When London jeweler and author Edwin Streeter published the fourth edition of his book “Precious Stones” in 1884, he devoted a chapter to the momentous diamond finds in South Africa that had begun in 1867. Not surprisingly, these stones, discovered in the British Cape Colony, quickly became known as “Cape diamonds.” By 1911, when W.R. Cattelle, a later London merchant of prominence, published his book, “The Diamond,” the term designated diamonds with a slight-to-pronounced yellowish cast. What’s more, indicated Perry Wagner in his 1914 book, “The Diamond Fields of Southern Africa,” “Cape” had been a color classification since at least the turn of the century.
Hence, for most of its life as trade jargon, the term “Cape” has served the purpose it did in the De Beers buying and sorting offices at Kimberley in the cartel’s early years: as pejorative shorthand for the presence of yellow in diamonds. Even today, the term conjures up an intrusive, value draining tinge of yellow in the mind of the diamond professional.
But while “Cape” has been synonymous with yellow for more than 90 years, its rapid transformation from an origin to a color term within 25 years of its appearance has never been explained. Indeed, many people are unaware that the word ever had a geographical context. Here’s why.
Code Word for Cartel
Many of those who entered the diamond trade in the post-war era assumed gemologists were responsible for the modern-day meaning of “Cape.” Actually they merely codified its exclusive usage as a color term. The man most instrumental for the enshrinement of “Cape” as a synonym for yellow in diamond lexicons was pioneering British gemologist Basil Anderson.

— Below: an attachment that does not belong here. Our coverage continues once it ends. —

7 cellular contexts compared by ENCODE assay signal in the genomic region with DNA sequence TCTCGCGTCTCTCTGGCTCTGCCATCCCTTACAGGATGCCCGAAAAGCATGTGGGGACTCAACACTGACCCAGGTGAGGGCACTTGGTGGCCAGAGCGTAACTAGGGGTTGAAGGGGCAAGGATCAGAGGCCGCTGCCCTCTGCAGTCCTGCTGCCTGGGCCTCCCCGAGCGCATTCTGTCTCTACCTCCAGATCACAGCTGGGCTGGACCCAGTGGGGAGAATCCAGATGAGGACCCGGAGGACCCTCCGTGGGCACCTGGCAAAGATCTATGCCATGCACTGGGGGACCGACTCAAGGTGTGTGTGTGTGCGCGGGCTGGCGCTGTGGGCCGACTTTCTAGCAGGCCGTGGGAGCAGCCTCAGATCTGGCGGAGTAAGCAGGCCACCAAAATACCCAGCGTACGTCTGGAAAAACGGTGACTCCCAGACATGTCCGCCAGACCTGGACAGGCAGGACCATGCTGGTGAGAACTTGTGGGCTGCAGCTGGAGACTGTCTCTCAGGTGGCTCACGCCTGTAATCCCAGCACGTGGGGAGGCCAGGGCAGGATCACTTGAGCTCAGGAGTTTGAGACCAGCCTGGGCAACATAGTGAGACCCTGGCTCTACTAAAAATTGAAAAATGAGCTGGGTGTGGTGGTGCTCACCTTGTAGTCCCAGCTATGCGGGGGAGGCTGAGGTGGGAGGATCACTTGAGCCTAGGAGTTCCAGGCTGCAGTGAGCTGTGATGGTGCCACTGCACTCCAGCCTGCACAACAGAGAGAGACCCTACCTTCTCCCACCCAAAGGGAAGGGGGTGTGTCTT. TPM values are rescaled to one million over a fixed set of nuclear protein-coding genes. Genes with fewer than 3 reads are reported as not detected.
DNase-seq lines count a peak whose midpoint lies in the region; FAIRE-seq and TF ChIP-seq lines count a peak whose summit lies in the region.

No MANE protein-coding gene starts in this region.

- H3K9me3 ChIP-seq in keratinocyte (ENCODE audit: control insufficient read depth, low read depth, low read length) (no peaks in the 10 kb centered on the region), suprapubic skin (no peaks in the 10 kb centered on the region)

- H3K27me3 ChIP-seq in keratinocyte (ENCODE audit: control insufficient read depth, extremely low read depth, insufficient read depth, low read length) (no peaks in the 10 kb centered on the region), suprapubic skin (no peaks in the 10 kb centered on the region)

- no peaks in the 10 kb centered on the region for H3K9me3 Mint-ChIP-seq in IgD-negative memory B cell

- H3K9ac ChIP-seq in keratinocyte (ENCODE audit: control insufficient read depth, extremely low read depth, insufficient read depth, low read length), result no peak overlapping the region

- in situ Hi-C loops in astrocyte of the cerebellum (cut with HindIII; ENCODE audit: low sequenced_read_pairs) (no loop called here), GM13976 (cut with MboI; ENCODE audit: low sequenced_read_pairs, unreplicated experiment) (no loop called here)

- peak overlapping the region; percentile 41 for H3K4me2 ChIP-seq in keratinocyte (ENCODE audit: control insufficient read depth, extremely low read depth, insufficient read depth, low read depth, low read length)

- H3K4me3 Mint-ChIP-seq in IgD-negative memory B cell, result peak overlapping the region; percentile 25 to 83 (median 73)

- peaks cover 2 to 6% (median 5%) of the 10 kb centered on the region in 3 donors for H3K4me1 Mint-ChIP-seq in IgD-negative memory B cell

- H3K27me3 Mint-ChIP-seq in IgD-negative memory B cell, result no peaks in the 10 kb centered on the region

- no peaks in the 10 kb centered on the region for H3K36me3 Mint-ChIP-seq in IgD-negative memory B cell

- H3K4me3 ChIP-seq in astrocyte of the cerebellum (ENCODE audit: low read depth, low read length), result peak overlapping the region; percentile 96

During extensive spectroscopic studies of yellowish and yellow diamonds, in the 1930s, Anderson noted a correlation between the strength of light absorption bands common to such stones in the blue and violet regions of the visible spectrum and the strength of color observed in them. To underscore this relationship, he dubbed these telltale patterns “Cape lines” in an article published in 1943. By the end of the decade, all diamonds with such absorption lines were known as “Cape series” stones. The term “Cape” had been stripped clean of all prior geographical meanings.
How could it have been otherwise for a gem with a single distribution channel: the De Beers diamond cartel? In March 1914, two decades before Anderson began his spectroscopic studies, the diamond came under centralized market control when the companies and governments involved in mining of this gem in South Africa and South West Africa (now Namibia) signed a pact that set, among other conditions, production quotas and rough valuation formulas. Although aborted by the outbreak of World War I, this agreement set the stage for subsequent pacts in 1919 and 1925 that forged De Beers as we now know it.
For all intents and purposes, the geographical origin of diamonds meant little or nothing to the jewelry trade by 1935. That was the year following De Beers’ formation of the Central Selling Organization, its vehicle for selling rough to regularly invited buyers in what are now known as “sights.” Few were aware of De Beers’ deft maneuverings to become the main buyer of diamond production from major sources not directly under its control. To the outside world, there was basically only one source for rough diamonds. De Beers. This is an important point to recall when discussing the lingering dominance of any diamond classification whose early use can be traced to De Beers. In short, the evolution of “Cape” into a color term is inseparable from the emergence of the De Beers cartel.